24192Re: Why points are lame...
- Sep 30, 2007Petri Heiramo:
> Based on personal observation on our projects, hour estimates have aAldo:
> tendency to err quite a lot. Yet they give the impression of accuracy
> and validity. Story points don't have such an illusion built into
> them. They accurately reflect the amount of uncertainty in any
> estimate. That alone should be a reason for software developers to use
> them, since so many times estimates are interpreted as commitments to
> certain expense and effort spent.
I agree with Petir. Very often, estimating using real time gives the illusion that you can get a pretty accurate estimate of how long something will take.
However, while time is definate and finite, tasks are undefined and variable. Until one commits to a task, it is very difficult to accurately estimate how long it will take to accomplish. There are many reasons for this including the fact the humans are not machines with a standard output rate, a developer on a task may be called to fix a bug, etc. (see Mary & Tom Poppendieck "Implementing Lean Software Development: From Concept to Cash").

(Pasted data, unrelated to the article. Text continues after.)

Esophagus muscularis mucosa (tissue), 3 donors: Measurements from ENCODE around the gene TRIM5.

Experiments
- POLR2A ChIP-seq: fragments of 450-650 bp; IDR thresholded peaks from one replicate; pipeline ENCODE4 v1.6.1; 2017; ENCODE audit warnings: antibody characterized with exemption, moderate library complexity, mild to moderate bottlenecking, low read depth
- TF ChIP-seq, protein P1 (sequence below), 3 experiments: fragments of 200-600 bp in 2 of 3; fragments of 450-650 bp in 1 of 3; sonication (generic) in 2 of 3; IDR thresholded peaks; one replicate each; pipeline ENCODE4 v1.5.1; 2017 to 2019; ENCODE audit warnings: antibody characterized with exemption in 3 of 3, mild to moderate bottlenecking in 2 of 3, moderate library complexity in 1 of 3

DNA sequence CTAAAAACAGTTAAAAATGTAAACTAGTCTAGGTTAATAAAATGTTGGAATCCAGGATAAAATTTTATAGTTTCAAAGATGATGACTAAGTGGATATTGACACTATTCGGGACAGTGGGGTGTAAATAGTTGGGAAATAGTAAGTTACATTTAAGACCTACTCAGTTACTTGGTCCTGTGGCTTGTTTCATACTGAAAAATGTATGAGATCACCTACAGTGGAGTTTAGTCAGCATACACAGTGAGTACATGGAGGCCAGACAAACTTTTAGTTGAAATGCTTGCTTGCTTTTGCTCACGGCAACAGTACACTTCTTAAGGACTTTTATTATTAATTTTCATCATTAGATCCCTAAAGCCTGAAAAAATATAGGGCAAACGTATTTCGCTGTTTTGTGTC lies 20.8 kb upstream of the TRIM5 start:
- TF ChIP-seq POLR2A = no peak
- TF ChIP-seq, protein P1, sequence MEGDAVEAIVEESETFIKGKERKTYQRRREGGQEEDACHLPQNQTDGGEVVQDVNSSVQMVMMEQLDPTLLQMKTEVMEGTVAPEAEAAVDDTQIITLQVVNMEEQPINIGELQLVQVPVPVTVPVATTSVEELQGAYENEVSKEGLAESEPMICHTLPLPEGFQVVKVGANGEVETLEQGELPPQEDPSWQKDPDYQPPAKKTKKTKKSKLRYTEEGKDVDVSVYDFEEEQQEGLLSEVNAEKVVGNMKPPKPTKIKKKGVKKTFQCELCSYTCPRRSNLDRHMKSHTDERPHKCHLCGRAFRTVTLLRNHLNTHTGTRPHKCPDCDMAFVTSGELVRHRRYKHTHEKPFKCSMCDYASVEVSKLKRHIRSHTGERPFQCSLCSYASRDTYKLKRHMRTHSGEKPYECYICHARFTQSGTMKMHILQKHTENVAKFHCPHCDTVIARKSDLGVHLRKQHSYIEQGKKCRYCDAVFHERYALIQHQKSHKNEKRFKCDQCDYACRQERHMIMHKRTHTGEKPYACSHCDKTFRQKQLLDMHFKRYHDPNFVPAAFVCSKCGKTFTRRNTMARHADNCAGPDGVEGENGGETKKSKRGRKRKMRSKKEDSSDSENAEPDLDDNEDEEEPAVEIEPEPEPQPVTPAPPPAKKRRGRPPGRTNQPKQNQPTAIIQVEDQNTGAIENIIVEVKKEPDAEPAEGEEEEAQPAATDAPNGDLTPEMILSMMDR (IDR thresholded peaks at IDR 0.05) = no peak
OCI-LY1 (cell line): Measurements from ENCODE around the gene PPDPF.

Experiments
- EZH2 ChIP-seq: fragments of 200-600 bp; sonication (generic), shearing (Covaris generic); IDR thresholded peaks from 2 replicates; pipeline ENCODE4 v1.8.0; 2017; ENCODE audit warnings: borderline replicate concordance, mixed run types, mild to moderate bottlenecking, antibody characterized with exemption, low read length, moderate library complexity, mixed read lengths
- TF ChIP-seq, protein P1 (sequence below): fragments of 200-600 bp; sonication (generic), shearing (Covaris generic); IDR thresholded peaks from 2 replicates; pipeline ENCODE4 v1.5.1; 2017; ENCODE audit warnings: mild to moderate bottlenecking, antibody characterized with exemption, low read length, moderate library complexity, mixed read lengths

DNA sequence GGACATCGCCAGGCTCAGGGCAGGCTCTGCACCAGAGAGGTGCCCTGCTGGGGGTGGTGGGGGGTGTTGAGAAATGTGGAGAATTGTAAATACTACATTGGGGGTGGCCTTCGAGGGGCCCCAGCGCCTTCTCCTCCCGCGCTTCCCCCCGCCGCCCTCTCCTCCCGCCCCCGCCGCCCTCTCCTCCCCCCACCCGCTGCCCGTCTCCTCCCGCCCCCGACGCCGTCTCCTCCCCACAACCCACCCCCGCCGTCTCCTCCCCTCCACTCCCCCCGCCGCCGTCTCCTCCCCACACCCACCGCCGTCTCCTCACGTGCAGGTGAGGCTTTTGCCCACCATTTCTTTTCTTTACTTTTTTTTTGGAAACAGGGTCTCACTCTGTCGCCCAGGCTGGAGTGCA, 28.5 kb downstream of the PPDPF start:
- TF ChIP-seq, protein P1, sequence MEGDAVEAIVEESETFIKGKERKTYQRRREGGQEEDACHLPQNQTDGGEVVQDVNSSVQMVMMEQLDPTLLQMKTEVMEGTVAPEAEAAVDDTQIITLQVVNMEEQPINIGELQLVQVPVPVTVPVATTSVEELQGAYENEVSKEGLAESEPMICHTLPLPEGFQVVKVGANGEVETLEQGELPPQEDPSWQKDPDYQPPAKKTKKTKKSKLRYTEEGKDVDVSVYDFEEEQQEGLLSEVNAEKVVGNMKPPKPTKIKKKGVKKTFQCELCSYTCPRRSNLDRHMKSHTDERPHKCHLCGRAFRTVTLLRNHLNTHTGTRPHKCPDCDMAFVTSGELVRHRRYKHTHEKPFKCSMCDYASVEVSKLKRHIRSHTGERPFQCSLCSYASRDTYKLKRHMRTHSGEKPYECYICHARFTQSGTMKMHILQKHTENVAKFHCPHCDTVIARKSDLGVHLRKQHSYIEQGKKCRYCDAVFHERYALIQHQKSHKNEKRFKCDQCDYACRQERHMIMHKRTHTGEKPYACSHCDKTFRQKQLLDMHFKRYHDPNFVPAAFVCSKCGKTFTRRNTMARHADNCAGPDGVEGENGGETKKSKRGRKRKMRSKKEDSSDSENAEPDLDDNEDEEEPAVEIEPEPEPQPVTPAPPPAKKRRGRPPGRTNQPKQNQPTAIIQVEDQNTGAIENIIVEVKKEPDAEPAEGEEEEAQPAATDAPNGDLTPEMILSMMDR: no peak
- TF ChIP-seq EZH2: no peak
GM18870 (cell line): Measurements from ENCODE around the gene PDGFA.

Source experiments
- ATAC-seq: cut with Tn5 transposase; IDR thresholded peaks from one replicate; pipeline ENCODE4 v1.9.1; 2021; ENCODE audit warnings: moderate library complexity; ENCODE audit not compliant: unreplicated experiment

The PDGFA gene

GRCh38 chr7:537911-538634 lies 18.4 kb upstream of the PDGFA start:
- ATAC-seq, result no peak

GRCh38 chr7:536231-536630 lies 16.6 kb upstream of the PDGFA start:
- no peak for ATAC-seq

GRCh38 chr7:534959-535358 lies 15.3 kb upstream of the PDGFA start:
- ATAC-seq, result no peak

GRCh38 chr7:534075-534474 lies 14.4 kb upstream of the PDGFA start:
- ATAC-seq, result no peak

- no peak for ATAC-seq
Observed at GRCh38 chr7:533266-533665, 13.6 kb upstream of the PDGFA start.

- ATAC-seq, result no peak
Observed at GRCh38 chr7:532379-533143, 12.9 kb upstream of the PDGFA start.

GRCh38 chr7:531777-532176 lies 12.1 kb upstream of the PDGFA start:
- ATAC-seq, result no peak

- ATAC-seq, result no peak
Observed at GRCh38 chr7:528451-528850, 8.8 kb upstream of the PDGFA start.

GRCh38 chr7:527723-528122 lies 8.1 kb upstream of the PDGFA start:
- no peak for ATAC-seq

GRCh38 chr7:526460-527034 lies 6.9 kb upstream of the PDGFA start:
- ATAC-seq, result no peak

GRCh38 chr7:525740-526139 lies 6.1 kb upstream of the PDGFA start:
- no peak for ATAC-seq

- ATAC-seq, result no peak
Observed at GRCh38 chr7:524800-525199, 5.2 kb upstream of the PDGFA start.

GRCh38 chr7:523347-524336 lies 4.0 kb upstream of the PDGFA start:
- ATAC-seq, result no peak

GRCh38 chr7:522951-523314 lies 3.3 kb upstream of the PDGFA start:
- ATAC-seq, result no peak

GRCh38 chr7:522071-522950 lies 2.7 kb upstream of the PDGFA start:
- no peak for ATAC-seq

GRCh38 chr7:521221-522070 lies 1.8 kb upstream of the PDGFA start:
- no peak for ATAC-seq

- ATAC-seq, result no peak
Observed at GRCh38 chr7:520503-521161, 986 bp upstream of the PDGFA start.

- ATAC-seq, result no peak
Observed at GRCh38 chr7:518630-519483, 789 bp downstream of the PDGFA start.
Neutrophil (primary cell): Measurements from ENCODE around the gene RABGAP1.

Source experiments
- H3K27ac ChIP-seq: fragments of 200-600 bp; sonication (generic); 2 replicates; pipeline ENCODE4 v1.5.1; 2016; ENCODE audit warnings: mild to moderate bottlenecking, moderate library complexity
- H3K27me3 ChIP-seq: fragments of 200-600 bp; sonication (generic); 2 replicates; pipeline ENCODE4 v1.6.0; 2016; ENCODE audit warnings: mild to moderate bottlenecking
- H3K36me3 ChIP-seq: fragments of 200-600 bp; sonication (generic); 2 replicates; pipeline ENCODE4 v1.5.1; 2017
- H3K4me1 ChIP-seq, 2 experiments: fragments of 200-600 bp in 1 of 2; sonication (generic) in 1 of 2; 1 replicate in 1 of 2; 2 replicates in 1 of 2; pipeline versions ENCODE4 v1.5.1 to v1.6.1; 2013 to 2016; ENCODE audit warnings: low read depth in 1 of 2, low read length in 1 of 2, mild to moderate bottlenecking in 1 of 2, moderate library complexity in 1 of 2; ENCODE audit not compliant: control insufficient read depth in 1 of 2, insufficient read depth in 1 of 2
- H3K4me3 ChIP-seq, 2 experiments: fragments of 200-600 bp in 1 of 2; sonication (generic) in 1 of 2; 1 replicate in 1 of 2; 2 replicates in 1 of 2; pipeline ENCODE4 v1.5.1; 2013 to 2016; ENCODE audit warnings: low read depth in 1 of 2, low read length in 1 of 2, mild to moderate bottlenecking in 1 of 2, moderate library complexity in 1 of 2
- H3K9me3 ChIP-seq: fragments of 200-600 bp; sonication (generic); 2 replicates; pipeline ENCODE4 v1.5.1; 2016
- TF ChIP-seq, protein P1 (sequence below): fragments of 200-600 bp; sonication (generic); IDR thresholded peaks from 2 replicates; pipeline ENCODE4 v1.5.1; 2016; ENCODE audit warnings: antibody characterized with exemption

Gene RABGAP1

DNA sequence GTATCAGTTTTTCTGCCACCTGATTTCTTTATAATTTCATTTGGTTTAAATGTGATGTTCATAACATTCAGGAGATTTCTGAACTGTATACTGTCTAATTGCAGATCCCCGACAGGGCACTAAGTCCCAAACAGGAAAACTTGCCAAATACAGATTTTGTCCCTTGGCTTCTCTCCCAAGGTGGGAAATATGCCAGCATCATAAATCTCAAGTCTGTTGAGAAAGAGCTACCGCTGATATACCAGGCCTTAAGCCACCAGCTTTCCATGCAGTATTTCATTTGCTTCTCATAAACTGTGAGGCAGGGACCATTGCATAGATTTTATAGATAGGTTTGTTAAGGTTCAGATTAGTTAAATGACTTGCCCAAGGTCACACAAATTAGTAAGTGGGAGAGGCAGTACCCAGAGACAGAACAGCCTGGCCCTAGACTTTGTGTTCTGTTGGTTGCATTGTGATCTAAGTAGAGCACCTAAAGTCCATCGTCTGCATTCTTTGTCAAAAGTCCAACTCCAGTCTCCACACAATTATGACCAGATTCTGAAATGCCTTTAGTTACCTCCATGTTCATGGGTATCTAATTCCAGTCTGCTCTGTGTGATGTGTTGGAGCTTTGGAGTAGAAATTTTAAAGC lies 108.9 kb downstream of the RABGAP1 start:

Another reason why developers estimate using story points or as Mike Cohn (i believe it was in his book on Story Estimating and Planning) also calls "Ideal Time" is because humans lack the ability to accurately predict the future (most likely, not even Nostradamus would be able to accurately predict the length of a task :). As Petri said, "[story points] reflect the amount of uncertainty in an estimate". This is also why a 4 point story can take 3 days to implement for one story and 5 days for another.
When teams decompose stories into tasks, they will get a better idea of how long something will take to accomplish in real time given their team's current state. Still, this is not an accurate prediction and can only be based on past experiences, thus the notion of a burn-down chart.
Aldo Cauchi Savona
Uniblue Systems Ltd.
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